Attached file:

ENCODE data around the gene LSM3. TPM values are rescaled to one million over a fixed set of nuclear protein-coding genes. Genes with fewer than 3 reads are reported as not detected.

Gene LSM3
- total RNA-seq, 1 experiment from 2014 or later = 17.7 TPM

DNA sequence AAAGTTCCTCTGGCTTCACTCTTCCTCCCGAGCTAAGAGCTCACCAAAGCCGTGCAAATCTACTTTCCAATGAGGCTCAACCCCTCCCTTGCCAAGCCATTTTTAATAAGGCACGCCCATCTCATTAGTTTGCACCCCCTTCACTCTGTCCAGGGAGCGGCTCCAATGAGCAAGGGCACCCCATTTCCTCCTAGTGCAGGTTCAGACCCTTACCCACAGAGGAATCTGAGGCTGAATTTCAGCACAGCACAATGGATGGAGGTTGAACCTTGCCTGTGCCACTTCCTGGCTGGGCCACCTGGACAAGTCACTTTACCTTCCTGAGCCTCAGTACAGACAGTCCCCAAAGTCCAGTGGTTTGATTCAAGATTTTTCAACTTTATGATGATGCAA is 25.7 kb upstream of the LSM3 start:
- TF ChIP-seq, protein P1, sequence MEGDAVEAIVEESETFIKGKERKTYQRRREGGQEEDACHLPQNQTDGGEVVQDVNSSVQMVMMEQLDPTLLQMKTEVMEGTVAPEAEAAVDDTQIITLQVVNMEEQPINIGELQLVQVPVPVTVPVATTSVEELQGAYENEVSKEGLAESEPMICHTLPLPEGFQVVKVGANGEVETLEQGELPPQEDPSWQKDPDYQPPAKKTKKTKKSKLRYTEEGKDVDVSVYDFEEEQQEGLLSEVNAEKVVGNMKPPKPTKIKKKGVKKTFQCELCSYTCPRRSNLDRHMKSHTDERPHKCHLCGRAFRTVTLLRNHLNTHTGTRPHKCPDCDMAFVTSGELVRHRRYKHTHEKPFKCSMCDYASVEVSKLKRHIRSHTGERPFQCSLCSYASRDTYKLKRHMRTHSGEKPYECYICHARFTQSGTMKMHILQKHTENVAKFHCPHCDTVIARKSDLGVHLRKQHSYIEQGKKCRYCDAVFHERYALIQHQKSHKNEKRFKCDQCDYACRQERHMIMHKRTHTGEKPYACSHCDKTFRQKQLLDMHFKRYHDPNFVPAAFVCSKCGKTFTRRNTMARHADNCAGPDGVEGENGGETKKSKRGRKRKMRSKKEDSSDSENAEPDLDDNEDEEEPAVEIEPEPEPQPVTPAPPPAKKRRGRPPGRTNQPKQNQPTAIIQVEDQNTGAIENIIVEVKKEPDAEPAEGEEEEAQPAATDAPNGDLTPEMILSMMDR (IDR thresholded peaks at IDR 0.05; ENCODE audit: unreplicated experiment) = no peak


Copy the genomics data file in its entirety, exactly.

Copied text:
ENCODE data around the gene LSM3. TPM values are rescaled to one million over a fixed set of nuclear protein-coding genes. Genes with fewer than 3 reads are reported as not detected.

Gene LSM3
- total RNA-seq, 1 experiment from 2014 or later = 17.7 TPM

DNA sequence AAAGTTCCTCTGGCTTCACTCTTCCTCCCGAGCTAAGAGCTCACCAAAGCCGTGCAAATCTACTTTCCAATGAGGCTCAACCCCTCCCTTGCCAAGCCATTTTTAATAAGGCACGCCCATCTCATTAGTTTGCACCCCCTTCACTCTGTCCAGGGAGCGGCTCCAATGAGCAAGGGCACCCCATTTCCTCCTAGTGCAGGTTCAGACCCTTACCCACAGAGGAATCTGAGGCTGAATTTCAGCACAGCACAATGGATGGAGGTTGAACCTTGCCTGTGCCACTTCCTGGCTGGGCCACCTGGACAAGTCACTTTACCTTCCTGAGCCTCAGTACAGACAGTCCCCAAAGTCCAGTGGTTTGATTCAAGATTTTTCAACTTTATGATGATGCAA is 25.7 kb upstream of the LSM3 start:
- TF ChIP-seq, protein P1, sequence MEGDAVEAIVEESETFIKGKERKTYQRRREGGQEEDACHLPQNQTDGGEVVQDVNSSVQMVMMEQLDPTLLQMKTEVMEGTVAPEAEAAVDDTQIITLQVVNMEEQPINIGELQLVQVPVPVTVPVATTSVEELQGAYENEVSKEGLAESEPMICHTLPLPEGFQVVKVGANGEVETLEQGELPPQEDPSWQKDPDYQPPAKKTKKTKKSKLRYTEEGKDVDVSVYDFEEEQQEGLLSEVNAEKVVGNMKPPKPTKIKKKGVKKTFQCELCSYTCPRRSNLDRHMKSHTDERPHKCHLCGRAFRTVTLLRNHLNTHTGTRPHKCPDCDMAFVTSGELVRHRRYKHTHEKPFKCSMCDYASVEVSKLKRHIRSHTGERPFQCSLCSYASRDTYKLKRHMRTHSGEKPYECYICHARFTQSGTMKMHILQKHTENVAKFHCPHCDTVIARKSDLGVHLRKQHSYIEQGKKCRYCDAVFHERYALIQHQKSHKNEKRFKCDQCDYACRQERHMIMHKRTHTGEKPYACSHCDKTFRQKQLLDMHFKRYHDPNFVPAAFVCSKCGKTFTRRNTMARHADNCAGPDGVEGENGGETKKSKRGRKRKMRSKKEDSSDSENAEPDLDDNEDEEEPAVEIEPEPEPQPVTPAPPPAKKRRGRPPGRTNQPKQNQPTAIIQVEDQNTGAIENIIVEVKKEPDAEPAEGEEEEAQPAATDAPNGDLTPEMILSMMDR (IDR thresholded peaks at IDR 0.05; ENCODE audit: unreplicated experiment) = no peak